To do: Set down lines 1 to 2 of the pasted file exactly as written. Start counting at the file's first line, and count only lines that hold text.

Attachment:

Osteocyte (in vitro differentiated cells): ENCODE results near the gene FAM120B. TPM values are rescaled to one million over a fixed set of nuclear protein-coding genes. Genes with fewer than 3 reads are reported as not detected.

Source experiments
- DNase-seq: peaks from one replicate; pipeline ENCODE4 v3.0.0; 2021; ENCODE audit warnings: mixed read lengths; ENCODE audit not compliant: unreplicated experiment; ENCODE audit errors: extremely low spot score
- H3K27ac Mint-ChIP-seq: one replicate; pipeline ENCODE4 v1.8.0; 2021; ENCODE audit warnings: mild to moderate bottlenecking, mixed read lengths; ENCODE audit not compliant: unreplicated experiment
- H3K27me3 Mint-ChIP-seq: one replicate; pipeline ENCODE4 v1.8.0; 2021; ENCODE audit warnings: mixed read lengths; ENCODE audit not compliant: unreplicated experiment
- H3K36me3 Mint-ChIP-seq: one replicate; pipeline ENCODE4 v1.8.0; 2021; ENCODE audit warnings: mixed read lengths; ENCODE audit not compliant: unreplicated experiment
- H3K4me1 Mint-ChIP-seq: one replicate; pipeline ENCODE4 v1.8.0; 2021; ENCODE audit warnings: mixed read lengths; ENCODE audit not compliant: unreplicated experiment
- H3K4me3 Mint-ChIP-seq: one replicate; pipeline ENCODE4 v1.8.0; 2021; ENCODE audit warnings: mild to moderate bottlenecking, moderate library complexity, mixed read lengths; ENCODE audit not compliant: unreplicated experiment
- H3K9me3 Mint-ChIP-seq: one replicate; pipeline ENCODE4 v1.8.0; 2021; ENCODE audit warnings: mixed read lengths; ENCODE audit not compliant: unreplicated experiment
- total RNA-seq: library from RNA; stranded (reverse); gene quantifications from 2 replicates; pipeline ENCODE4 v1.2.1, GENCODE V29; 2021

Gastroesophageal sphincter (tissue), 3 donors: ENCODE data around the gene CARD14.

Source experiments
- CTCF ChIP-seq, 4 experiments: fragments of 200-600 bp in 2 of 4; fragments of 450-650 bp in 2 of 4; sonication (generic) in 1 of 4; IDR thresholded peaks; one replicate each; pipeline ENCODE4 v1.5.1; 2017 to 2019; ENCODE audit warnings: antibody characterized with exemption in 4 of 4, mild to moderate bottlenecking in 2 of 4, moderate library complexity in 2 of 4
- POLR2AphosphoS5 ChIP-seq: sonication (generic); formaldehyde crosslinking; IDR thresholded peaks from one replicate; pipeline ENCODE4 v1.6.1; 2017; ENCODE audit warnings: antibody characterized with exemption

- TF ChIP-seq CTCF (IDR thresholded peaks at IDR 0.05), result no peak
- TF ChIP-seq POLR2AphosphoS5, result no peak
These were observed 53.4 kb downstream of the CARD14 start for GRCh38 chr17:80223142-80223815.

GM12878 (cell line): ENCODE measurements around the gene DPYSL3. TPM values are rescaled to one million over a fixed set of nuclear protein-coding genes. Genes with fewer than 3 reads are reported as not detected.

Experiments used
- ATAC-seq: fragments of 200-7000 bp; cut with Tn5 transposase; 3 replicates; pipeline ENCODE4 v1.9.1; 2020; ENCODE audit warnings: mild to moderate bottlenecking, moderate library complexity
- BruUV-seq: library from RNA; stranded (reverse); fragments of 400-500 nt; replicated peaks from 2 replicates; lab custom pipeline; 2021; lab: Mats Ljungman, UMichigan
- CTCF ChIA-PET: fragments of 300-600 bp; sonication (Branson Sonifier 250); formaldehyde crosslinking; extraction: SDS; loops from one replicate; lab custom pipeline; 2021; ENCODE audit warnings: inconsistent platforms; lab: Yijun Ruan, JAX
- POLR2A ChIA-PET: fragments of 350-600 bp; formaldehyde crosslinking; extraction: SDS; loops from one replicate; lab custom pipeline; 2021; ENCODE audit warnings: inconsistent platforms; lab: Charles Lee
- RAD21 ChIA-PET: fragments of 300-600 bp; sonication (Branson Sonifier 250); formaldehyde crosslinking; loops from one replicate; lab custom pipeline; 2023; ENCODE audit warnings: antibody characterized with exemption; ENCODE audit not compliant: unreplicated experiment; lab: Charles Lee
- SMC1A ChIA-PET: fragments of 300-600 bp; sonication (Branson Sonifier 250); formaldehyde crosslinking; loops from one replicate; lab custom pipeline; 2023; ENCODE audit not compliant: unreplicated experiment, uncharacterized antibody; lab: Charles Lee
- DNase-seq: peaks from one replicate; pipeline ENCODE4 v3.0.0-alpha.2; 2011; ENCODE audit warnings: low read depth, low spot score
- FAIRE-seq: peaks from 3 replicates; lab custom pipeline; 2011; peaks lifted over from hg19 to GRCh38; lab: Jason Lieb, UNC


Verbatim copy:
Osteocyte (in vitro differentiated cells): ENCODE results near the gene FAM120B. TPM values are rescaled to one million over a fixed set of nuclear protein-coding genes. Genes with fewer than 3 reads are reported as not detected.

Source experiments